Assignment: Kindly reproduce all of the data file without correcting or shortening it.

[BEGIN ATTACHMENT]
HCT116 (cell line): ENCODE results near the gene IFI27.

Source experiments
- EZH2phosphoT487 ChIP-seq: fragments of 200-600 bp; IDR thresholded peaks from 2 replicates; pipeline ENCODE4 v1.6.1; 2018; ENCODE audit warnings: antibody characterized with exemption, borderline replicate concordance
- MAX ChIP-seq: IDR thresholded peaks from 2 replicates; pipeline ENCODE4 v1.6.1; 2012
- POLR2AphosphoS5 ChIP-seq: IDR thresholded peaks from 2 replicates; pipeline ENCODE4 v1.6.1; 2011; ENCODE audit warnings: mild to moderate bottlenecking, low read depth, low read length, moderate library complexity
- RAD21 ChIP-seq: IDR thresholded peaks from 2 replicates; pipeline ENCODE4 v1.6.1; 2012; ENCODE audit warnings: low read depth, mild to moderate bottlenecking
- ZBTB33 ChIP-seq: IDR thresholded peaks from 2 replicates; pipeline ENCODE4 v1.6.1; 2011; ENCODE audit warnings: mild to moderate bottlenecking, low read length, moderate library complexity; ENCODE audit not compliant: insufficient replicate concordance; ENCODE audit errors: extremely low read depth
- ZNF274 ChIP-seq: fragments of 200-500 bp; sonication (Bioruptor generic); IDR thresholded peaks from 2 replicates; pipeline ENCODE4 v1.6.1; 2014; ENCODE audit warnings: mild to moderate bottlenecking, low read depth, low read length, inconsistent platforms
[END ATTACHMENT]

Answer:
HCT116 (cell line): ENCODE results near the gene IFI27.

Source experiments
- EZH2phosphoT487 ChIP-seq: fragments of 200-600 bp; IDR thresholded peaks from 2 replicates; pipeline ENCODE4 v1.6.1; 2018; ENCODE audit warnings: antibody characterized with exemption, borderline replicate concordance
- MAX ChIP-seq: IDR thresholded peaks from 2 replicates; pipeline ENCODE4 v1.6.1; 2012
- POLR2AphosphoS5 ChIP-seq: IDR thresholded peaks from 2 replicates; pipeline ENCODE4 v1.6.1; 2011; ENCODE audit warnings: mild to moderate bottlenecking, low read depth, low read length, moderate library complexity
- RAD21 ChIP-seq: IDR thresholded peaks from 2 replicates; pipeline ENCODE4 v1.6.1; 2012; ENCODE audit warnings: low read depth, mild to moderate bottlenecking
- ZBTB33 ChIP-seq: IDR thresholded peaks from 2 replicates; pipeline ENCODE4 v1.6.1; 2011; ENCODE audit warnings: mild to moderate bottlenecking, low read length, moderate library complexity; ENCODE audit not compliant: insufficient replicate concordance; ENCODE audit errors: extremely low read depth
- ZNF274 ChIP-seq: fragments of 200-500 bp; sonication (Bioruptor generic); IDR thresholded peaks from 2 replicates; pipeline ENCODE4 v1.6.1; 2014; ENCODE audit warnings: mild to moderate bottlenecking, low read depth, low read length, inconsistent platforms